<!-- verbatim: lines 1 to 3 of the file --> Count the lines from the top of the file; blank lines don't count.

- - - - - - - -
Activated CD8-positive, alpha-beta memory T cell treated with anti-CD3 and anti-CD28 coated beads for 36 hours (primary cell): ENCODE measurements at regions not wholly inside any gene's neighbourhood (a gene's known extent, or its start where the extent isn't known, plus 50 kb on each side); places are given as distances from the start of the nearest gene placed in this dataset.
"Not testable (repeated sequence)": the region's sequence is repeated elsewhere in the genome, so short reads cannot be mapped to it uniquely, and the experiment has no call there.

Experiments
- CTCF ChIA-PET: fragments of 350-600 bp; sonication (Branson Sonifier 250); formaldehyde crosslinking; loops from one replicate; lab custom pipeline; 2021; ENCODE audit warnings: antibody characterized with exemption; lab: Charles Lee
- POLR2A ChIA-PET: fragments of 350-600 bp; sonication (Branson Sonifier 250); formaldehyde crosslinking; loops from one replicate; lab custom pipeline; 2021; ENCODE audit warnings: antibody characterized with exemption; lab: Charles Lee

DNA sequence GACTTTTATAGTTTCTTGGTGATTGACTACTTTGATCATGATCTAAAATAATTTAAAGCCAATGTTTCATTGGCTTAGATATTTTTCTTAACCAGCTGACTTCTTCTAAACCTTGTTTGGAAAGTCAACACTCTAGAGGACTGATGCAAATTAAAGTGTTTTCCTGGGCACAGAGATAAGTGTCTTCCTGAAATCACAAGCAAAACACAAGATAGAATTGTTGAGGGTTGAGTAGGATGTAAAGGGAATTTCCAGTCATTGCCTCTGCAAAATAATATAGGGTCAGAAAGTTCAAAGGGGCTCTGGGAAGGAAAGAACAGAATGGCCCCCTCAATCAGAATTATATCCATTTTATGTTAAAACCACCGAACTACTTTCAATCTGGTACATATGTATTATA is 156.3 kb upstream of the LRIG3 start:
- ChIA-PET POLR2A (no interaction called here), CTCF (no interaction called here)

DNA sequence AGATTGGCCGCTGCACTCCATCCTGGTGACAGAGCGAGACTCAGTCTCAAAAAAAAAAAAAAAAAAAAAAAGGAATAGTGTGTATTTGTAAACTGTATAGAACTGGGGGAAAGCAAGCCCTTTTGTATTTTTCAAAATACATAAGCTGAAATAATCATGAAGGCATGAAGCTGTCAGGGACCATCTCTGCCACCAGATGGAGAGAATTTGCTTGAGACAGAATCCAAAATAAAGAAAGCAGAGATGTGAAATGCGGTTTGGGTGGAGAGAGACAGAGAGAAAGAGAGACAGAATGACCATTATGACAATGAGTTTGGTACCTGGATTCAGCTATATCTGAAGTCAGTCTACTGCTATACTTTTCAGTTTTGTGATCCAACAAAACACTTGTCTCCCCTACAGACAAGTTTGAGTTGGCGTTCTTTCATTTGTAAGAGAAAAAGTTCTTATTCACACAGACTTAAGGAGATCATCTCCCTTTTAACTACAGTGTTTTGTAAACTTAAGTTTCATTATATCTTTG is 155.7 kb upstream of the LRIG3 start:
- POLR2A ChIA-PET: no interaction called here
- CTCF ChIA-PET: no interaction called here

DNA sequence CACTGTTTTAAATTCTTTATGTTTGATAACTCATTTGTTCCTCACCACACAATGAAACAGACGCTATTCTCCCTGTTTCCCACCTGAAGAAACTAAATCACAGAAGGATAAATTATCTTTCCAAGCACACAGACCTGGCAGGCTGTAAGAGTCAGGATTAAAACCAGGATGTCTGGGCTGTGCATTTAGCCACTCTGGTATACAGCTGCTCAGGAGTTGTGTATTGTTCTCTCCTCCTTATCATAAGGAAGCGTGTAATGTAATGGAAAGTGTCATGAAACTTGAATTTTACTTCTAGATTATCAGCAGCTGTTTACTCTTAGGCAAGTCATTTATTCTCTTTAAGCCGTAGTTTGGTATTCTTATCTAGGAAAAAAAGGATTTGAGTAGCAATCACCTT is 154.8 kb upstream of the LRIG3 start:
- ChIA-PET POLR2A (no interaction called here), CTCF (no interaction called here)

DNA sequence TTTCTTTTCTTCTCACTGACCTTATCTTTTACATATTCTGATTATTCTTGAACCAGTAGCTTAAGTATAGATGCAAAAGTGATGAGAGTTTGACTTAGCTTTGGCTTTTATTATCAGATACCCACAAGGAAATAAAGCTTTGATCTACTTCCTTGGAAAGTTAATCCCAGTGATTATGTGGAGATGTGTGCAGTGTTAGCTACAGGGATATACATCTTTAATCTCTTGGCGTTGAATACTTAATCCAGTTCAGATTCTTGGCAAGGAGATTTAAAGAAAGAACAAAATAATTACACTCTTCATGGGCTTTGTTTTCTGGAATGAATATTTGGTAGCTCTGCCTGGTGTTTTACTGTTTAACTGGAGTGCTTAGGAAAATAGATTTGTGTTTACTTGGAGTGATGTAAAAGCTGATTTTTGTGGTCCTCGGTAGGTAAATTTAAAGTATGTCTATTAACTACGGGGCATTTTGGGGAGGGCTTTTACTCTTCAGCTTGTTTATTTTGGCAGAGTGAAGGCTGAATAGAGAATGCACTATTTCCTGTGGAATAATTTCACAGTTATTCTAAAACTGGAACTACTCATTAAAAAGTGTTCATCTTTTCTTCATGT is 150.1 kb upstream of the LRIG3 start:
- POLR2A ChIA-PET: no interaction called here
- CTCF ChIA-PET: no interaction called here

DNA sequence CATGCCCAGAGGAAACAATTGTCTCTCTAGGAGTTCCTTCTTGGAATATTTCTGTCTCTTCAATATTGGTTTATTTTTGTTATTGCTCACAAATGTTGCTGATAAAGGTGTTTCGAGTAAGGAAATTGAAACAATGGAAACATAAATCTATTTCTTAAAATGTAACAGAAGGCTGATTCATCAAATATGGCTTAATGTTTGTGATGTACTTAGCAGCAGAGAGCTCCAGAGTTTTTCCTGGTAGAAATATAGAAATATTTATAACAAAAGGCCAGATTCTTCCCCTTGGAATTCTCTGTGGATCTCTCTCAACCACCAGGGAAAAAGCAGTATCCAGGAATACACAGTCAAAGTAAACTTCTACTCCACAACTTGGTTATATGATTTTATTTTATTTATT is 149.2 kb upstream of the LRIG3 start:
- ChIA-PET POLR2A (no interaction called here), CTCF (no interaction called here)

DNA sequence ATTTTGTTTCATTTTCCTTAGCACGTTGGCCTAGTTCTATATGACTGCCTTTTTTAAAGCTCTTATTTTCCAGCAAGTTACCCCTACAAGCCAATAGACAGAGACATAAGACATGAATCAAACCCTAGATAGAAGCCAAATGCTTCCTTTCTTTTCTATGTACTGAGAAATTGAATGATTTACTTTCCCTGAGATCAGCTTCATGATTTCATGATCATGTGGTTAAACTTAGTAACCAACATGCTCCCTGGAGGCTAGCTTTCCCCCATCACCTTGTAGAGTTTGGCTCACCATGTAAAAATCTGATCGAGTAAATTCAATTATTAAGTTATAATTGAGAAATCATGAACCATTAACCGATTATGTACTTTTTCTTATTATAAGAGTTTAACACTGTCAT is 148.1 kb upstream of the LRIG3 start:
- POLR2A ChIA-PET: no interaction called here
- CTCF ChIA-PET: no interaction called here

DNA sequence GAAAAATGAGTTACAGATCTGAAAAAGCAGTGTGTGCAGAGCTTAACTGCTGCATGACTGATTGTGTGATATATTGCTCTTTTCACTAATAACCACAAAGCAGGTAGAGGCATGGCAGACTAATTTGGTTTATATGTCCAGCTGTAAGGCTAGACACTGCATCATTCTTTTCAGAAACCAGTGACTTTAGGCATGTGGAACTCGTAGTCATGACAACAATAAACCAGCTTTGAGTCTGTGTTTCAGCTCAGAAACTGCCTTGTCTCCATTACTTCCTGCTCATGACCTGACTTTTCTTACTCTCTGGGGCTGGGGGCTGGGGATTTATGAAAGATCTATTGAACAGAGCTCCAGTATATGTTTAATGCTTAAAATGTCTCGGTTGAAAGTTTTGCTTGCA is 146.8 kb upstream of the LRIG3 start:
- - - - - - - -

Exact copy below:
Activated CD8-positive, alpha-beta memory T cell treated with anti-CD3 and anti-CD28 coated beads for 36 hours (primary cell): ENCODE measurements at regions not wholly inside any gene's neighbourhood (a gene's known extent, or its start where the extent isn't known, plus 50 kb on each side); places are given as distances from the start of the nearest gene placed in this dataset.
"Not testable (repeated sequence)": the region's sequence is repeated elsewhere in the genome, so short reads cannot be mapped to it uniquely, and the experiment has no call there.

Experiments